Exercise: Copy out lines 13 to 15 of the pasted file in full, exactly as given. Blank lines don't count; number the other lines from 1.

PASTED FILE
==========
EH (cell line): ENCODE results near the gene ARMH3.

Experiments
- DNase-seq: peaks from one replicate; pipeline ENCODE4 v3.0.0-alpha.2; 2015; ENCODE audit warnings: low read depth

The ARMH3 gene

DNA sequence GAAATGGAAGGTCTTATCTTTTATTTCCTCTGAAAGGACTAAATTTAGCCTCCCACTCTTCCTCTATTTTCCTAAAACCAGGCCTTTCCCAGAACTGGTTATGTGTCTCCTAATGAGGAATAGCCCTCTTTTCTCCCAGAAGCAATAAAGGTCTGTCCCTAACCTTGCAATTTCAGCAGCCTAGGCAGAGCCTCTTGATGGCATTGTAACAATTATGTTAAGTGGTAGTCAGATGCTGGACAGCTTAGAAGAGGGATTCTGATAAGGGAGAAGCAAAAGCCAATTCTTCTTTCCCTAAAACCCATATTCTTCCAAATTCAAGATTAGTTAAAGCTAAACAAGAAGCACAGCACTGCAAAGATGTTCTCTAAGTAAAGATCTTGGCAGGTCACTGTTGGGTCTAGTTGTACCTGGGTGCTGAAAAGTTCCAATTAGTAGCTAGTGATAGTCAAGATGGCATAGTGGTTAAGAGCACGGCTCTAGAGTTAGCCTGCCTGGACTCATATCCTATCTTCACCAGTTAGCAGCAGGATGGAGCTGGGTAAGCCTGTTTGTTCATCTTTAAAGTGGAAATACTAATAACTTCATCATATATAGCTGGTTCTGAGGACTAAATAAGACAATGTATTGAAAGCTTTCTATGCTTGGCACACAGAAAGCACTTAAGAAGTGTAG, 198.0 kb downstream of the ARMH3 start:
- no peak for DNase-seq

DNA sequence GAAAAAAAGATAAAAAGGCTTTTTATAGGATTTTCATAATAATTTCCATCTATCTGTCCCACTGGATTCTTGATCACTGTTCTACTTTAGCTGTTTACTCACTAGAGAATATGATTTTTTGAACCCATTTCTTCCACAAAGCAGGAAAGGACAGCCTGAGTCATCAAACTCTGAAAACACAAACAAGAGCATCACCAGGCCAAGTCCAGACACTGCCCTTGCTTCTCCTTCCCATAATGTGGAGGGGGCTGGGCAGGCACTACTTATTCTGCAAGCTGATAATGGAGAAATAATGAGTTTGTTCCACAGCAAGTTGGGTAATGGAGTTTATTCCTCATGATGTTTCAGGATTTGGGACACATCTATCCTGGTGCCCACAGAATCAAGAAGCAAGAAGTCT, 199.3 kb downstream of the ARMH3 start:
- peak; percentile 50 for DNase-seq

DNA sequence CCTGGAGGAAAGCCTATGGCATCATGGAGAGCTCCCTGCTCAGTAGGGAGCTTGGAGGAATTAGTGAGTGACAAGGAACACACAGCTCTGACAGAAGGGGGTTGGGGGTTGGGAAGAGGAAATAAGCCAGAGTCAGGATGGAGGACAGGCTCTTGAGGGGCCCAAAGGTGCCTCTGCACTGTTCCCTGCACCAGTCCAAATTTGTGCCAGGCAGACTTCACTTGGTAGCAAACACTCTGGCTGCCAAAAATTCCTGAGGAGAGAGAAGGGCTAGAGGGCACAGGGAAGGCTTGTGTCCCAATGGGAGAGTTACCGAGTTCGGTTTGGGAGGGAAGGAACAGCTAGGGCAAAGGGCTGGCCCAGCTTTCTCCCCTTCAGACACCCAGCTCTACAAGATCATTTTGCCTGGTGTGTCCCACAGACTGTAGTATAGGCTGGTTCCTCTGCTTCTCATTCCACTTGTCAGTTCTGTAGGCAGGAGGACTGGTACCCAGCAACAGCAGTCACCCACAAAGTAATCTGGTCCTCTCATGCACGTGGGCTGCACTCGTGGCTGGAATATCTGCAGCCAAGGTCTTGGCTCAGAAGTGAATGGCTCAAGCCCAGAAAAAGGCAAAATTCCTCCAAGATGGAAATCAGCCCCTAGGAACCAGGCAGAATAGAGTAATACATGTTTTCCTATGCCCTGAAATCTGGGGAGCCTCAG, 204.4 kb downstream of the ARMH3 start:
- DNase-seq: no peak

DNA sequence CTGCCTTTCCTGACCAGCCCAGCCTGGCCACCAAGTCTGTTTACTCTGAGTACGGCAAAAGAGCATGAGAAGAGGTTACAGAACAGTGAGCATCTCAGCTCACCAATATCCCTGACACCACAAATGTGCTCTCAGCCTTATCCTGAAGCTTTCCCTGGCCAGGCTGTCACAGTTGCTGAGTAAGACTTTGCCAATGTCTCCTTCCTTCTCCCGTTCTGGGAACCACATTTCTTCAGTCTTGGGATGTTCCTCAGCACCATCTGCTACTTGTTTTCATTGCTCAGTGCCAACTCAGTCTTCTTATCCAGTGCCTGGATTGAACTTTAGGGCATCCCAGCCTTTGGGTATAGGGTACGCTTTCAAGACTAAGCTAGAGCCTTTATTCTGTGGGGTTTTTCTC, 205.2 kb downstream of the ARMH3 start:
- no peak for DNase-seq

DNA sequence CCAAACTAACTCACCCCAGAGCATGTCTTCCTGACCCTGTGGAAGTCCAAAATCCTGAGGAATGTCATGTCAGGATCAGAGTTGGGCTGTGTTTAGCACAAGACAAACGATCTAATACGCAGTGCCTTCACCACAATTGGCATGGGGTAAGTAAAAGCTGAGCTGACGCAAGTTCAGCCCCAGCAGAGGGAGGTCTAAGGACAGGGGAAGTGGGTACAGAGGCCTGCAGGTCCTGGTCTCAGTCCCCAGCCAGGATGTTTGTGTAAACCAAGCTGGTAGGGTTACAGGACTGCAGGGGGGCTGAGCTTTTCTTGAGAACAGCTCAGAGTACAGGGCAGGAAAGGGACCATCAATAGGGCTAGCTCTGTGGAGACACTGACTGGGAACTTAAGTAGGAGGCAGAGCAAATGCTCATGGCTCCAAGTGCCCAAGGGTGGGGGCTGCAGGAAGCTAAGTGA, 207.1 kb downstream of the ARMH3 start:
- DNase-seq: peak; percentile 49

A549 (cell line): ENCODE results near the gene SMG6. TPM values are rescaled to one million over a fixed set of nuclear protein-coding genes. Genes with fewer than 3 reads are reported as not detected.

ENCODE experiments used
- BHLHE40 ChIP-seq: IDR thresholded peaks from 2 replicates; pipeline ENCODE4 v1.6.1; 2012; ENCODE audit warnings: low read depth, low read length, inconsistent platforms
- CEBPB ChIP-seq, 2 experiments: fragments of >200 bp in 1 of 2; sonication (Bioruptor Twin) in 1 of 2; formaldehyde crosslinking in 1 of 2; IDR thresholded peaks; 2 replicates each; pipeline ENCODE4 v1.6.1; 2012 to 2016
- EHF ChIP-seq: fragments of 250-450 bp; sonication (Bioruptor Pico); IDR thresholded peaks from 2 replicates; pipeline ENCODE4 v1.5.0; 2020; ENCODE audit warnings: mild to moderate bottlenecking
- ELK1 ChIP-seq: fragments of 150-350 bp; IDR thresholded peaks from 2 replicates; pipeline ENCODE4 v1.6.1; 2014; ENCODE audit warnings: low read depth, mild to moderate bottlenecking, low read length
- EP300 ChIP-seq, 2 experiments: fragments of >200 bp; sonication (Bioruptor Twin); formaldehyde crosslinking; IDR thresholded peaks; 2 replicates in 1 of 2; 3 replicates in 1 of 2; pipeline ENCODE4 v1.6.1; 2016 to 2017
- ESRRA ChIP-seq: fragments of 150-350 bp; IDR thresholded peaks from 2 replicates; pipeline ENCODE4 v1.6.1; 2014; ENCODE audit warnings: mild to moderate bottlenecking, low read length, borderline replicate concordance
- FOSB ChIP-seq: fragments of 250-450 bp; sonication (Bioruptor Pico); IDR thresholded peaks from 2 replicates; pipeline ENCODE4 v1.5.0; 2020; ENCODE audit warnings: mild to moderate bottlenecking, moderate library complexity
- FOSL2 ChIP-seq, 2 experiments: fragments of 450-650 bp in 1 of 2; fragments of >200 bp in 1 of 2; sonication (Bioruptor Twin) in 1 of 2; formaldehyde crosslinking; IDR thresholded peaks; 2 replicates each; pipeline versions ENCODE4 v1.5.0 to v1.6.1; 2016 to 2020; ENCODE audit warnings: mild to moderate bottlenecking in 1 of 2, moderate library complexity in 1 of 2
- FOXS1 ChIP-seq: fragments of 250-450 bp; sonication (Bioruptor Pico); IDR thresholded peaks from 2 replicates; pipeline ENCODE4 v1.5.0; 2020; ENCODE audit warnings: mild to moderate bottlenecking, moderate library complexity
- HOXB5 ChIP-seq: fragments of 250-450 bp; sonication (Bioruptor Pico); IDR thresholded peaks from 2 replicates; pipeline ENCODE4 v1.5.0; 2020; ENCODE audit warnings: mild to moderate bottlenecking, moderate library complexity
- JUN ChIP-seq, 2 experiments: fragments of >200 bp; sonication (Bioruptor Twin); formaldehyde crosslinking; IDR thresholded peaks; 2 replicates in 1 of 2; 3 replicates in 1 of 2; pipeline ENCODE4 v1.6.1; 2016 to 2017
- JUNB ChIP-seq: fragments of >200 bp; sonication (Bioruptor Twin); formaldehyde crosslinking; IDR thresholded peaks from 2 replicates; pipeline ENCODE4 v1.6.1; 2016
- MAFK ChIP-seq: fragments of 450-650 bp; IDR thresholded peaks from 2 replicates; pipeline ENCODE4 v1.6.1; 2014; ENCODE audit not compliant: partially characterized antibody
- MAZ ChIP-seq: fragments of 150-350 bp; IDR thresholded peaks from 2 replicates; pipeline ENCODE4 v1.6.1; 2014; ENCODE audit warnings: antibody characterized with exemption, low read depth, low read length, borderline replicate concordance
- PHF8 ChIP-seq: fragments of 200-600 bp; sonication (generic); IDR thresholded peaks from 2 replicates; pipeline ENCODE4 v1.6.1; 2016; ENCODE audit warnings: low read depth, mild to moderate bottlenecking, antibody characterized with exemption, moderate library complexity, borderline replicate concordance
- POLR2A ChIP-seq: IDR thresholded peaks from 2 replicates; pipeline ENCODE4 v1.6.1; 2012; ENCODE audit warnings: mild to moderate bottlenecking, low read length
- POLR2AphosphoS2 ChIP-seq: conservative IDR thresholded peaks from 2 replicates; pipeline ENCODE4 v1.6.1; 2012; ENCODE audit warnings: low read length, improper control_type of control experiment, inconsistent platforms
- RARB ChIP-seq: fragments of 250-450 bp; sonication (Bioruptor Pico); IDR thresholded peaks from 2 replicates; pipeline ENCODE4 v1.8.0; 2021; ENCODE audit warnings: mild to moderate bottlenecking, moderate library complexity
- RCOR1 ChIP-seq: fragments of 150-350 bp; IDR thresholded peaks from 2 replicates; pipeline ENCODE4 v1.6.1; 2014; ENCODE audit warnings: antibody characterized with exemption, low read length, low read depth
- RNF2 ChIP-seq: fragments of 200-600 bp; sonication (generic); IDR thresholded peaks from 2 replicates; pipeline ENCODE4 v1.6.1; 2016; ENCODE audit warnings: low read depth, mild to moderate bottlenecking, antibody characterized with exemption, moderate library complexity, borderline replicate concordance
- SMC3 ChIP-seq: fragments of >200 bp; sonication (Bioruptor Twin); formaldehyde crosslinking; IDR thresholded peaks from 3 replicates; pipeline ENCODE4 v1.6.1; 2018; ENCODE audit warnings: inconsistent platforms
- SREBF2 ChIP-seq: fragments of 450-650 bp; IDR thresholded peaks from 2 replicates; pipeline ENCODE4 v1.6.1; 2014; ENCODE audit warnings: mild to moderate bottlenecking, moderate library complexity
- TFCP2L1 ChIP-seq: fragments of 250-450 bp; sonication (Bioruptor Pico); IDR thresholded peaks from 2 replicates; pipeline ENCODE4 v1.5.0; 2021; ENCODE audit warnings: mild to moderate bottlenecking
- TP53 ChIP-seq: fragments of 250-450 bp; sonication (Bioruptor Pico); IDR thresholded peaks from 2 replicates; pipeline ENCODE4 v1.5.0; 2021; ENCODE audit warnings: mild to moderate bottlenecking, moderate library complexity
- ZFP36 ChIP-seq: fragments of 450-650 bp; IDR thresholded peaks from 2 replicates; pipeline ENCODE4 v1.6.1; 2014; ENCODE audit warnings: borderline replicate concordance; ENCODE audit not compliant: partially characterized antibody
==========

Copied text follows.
DNA sequence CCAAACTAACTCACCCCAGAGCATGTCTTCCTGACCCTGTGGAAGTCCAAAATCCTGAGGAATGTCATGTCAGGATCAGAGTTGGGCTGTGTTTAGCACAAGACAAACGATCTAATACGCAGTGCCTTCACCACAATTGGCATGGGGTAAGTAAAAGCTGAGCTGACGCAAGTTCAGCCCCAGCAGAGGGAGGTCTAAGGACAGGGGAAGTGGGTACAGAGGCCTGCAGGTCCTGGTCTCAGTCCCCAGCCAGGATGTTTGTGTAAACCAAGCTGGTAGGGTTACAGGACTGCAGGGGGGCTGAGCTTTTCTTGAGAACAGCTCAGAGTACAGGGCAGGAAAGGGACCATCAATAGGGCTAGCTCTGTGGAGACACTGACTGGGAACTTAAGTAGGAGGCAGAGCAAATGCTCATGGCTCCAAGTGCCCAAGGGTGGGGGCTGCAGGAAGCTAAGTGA, 207.1 kb downstream of the ARMH3 start:
- DNase-seq: peak; percentile 49

A549 (cell line): ENCODE results near the gene SMG6. TPM values are rescaled to one million over a fixed set of nuclear protein-coding genes. Genes with fewer than 3 reads are reported as not detected.